Life and Luck

Gary Spina

by Gary Spina
(Copyright 2011 by Gary Spina)

I don’t know about you, but I believe in luck. Sure, the harder you work the luckier you get. I know all about that. And I believe that most of luck is keeping yourself alert and ready for opportunity when it comes along. Dead wise folks have said all these things.

Still, when it comes to sports, baseball, football, golf — it’s hard not to believe that on any given day being lucky is better than being good. Maybe most athletes would tell you they’d take skill over luck – that they’d rather be good at what they do than rely on luck to get them through. Ah, see how that last sentence rhymes? I didn’t mean for it to rhyme, but I got lucky. Things like that can happen at any time. That’s how luck works. You never know.

Now, I, too, have had my share of troubles and pain. Everyone has. But I don’t care who you are – there is always someone worse off than you – someone whose cross in life is more difficult to bear than yours. Yet somehow, with the grace and goodness of God, they manage. That’s a comfort – as much a blessing to the one as a curse to the other. How many times I’ve remarked how some other poor sodbuster was suffering, and how by comparison my woes were small, and indeed, how I’m actually lucky. Seeing someone worse off puts it all in perspective.

“Ah, how wonderful,” I say to myself whenever I encounter some other who is mournfully unfortunate in looks, finances, love, or health. I can’t help but feel renewed and rejuvenated. God is indeed good.

So, what follows logically is for the person worse off than you to go out in life and find that other guy — his own guy – who’s worse off than him. Hence, we are all on a journey in life. Hence, we take comfort in knowing that the most miserable among us are the most needed, though not necessarily the most appreciated. Now, taking this to its logical depths, where does one go when one is at the very bottom of the pity pool?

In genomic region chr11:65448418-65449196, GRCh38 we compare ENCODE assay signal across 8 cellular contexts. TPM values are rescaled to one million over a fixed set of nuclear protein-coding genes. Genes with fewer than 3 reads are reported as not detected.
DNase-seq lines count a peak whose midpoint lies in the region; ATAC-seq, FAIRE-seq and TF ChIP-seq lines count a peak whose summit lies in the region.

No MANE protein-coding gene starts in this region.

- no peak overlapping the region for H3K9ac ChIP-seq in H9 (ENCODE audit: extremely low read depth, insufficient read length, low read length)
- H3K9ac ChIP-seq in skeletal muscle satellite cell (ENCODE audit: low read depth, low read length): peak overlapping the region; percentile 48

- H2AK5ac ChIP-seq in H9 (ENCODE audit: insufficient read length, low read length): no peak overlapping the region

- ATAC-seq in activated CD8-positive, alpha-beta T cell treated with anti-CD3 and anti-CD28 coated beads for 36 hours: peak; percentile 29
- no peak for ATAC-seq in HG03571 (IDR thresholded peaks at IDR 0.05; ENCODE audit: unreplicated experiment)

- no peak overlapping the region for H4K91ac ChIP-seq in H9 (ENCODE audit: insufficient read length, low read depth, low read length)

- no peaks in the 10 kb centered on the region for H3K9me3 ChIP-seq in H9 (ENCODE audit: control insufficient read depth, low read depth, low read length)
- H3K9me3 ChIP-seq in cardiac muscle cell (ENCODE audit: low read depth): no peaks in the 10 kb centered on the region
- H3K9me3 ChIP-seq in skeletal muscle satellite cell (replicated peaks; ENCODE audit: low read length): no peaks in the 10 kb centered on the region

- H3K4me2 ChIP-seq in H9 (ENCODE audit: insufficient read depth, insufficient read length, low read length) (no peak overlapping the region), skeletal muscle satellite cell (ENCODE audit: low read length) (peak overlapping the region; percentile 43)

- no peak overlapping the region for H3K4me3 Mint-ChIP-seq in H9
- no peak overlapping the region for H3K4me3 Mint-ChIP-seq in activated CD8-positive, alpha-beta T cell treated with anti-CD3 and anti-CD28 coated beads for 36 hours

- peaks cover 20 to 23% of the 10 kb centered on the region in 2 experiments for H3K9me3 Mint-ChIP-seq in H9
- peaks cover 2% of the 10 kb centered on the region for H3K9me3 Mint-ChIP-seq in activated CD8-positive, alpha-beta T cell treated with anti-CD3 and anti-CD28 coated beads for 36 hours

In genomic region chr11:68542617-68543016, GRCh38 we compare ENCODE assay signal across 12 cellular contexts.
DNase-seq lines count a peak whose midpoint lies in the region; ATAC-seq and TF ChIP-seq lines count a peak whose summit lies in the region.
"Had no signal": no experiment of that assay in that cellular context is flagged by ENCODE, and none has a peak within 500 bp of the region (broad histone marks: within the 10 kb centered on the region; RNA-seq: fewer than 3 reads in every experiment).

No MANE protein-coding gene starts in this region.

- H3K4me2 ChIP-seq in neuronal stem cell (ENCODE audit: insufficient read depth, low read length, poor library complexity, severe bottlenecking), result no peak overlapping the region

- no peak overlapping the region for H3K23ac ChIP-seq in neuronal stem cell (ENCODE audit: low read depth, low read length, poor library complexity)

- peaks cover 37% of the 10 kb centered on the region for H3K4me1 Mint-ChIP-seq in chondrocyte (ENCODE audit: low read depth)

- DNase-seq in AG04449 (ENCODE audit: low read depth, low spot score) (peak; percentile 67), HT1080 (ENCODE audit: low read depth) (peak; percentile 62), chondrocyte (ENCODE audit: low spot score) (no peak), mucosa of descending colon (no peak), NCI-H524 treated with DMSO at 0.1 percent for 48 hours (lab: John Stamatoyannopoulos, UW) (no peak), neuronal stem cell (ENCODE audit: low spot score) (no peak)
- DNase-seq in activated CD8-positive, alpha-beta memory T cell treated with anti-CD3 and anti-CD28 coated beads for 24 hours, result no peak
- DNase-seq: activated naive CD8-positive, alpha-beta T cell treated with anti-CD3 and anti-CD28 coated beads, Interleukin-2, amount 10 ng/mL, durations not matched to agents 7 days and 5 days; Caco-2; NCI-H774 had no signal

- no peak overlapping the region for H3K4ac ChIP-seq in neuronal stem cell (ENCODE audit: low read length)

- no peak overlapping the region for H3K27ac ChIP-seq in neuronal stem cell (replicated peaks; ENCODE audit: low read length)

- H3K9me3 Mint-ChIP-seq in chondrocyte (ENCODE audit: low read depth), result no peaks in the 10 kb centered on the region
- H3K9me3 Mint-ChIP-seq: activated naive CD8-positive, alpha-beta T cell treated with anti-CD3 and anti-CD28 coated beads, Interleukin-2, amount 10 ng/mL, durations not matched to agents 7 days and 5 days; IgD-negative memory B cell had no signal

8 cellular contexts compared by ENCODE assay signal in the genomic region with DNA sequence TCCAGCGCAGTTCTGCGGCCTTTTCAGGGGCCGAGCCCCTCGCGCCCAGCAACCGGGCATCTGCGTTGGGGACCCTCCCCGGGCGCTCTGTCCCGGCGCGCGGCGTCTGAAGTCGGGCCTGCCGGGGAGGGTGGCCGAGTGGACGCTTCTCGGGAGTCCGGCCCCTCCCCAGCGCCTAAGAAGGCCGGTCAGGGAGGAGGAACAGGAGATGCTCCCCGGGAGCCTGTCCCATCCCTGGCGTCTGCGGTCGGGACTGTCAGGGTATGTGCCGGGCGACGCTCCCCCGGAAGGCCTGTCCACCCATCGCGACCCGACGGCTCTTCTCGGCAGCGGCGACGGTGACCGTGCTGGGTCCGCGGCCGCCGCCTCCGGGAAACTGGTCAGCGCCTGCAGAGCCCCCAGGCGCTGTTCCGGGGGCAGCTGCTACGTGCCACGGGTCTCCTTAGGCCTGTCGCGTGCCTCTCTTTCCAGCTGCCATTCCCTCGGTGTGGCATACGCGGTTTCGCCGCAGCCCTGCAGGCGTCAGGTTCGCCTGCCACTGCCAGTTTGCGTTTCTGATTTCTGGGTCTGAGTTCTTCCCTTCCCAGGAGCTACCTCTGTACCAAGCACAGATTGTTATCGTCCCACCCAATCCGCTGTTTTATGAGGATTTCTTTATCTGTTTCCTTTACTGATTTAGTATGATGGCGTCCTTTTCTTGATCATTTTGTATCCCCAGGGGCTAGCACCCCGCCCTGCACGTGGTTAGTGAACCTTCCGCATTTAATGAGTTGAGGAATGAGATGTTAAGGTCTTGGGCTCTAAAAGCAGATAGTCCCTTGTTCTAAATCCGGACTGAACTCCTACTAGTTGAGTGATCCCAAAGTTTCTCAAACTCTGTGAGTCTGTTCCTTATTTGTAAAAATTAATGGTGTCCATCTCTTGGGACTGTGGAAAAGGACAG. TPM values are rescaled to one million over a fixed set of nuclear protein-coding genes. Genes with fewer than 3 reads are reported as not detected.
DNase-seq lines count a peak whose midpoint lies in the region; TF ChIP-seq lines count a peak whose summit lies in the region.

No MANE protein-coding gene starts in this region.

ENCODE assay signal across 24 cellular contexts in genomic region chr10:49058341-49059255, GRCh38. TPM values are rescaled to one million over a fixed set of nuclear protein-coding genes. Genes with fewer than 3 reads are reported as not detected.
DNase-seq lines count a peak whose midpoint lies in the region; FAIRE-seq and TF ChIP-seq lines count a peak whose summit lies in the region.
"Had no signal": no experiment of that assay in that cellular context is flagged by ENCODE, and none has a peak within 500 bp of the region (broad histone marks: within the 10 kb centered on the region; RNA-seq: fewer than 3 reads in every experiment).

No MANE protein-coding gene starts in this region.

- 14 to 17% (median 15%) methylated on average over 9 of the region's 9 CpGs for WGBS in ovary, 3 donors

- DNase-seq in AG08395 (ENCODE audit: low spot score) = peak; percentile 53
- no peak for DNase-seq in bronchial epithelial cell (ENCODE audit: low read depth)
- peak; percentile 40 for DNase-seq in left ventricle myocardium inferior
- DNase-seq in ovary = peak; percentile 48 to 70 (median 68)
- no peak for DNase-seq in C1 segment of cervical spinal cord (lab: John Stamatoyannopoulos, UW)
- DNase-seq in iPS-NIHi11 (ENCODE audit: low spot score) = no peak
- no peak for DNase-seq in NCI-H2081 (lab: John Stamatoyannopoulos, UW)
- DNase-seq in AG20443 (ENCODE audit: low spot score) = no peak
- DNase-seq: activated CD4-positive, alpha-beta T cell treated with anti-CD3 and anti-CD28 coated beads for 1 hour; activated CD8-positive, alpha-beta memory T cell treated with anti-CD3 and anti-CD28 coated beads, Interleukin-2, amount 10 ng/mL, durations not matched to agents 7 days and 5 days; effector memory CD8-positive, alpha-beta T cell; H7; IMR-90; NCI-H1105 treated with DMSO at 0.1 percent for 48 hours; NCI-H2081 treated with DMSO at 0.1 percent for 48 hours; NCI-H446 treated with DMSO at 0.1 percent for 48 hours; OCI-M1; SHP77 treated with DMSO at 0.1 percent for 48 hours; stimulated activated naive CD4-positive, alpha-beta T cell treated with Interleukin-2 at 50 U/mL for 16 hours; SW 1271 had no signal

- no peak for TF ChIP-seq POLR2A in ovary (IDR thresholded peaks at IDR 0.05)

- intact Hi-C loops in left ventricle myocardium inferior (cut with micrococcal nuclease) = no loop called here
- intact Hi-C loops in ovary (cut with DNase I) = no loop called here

I, too, was once down at the very bottom. I was broke, owed everyone. I stopped answering my telephone because it was only creditors and bill collectors who were calling. I gave up. I figured, let them take whatever I had and be done with it. So, I had the message on my answering machine give my name, social security number, bank account numbers along with the PINs, my credit card numbers and the three-digit security code on the back of the cards. I gave my date of birth and my mother’s maiden name. That’s when my luck suddenly changed for the good.

Some fool stole my identity. He got saddled with my debts. He got to serve some prison time in Wyoming for me – some silly outstanding warrant from a 1997 barroom altercation. Thanks to him, that episode is now closed out.

He ended up paying the remaining installments on an old pickup truck I dearly loved. I would not have parted with that truck for anything in the world, something the bank did not seem to understand.

The years went on and the next thing I know, I’m a famous writer. How did that happen? Well, using my identity, that same dude published a grammar book called The Mountain Man’s Field Guide to Grammar. The book really took off. He must have been disappointed when the royalty checks were mailed to me. I, on the other hand, was grateful and forgiving. I hold no grudges.

Because of that book, The Caroline Progress – the leading newspaper in Caroline County, Virginia — contracted me to do my own column, making me the living legend I am today.

What a wonderful country America is. I own my own column and keep all rights to everything I write. There was just one hitch to the writing gig. I, of course, was not a writer.

But I proved a quick study. After I turned in my first story my editor called me into his office. My story pages lay spread out on his desk.

“Did you write this?”

“Every word.”

“Is this a joke?”

“I am noted for my humor,” I said.

“By the way, how much are you guys paying me for each story?”

“Whatever it is, it’s an affront!”

“Thank you, sir,” I blushed.

I never did take compliments well.

So, the answer to bad luck – at least one answer — is simple: Just get some fool to steal your identity — maybe some hardened criminal, some iniquitous literary person, or some politician who deserves to be you more than you do.